SFIA Participation Report: More Americans Active, But Income Continues to Affect Participation
Sports and fitness participation grew across the United States last year, though levels of intensity varied across the wide variety of physical activities Americans chose to pursue. The annual SFIA Topline Participation Report, the largest sports and fitness participation survey in the U.S., tracking 120 activities at both core and casual levels, reveals all seven major categories (Fitness Sports, Individual Sports, Outdoor Sports, Racquet Sports, Team Sports, Water Sports and Winter Sports) experienced slight growth over the last five years. Youth inactivity rates (ages 6-12 and 13-17) continue to decline moderately for the fourth consecutive year. However, overall inactivity rates were unchanged, at a stagnant 27.3 percent, and lower household incomes continue to be associated with lower physical activity rates. Nearly half of American households making under $25,000 per year reported being totally inactive last year.
“We remain very concerned with the strong link between income disparity and physical activity rates,” said Tom Cove, President & CEO of SFIA. “Our society cannot allow sports and physical activity to be available only to those with the most means to pay for it.”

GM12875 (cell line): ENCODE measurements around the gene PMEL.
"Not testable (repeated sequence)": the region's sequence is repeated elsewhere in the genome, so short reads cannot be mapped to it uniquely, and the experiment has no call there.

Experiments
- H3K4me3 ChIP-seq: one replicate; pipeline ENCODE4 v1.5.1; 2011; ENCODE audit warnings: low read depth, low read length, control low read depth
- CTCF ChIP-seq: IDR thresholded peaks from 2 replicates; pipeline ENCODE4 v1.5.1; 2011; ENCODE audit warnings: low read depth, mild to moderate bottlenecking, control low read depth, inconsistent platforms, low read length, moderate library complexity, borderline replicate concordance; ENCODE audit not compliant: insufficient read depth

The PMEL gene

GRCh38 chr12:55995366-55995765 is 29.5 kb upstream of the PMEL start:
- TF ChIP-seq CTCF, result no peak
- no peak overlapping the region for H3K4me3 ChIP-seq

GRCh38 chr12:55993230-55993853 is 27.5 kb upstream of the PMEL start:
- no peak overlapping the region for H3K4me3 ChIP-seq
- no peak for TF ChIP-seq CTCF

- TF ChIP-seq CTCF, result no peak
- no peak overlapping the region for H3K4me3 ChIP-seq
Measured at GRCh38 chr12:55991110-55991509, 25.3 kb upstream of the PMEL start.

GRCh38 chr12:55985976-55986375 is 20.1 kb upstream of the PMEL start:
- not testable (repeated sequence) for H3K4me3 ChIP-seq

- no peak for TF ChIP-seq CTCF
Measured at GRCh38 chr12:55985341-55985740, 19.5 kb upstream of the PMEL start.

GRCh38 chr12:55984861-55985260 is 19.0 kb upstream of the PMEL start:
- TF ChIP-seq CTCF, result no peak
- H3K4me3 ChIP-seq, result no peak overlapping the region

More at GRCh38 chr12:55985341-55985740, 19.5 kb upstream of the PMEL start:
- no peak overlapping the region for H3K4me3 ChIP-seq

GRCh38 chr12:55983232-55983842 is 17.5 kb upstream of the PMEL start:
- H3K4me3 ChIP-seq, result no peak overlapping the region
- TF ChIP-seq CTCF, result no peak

In the team sports category, basketball and baseball, the two sports with the largest total participation base, are showing the strongest gains. Also, niche sports, such as lacrosse, ice hockey, beach volleyball and gymnastics, experienced increases at the core level (which is the best reflection of athletes committed to the sport), but decreases in casual/overall participation.
As for fitness, the largest segment of the seven categories covered, nearly every equipment-based category experienced growth, including treadmill, elliptical, stationary cycling, rowing machine, kettlebells and many others.
“We are encouraged to see most activity categories showing overall increases in participation; but long-term, we need to see these numbers transition from casual to core participants, in order for sustained industry growth to take hold,” added Cove.
Outdoor participation also remained strong, reflecting America’s interest in an “active lifestyle” and sharing time with family. Activities such as biking, camping and hiking reported strong gains.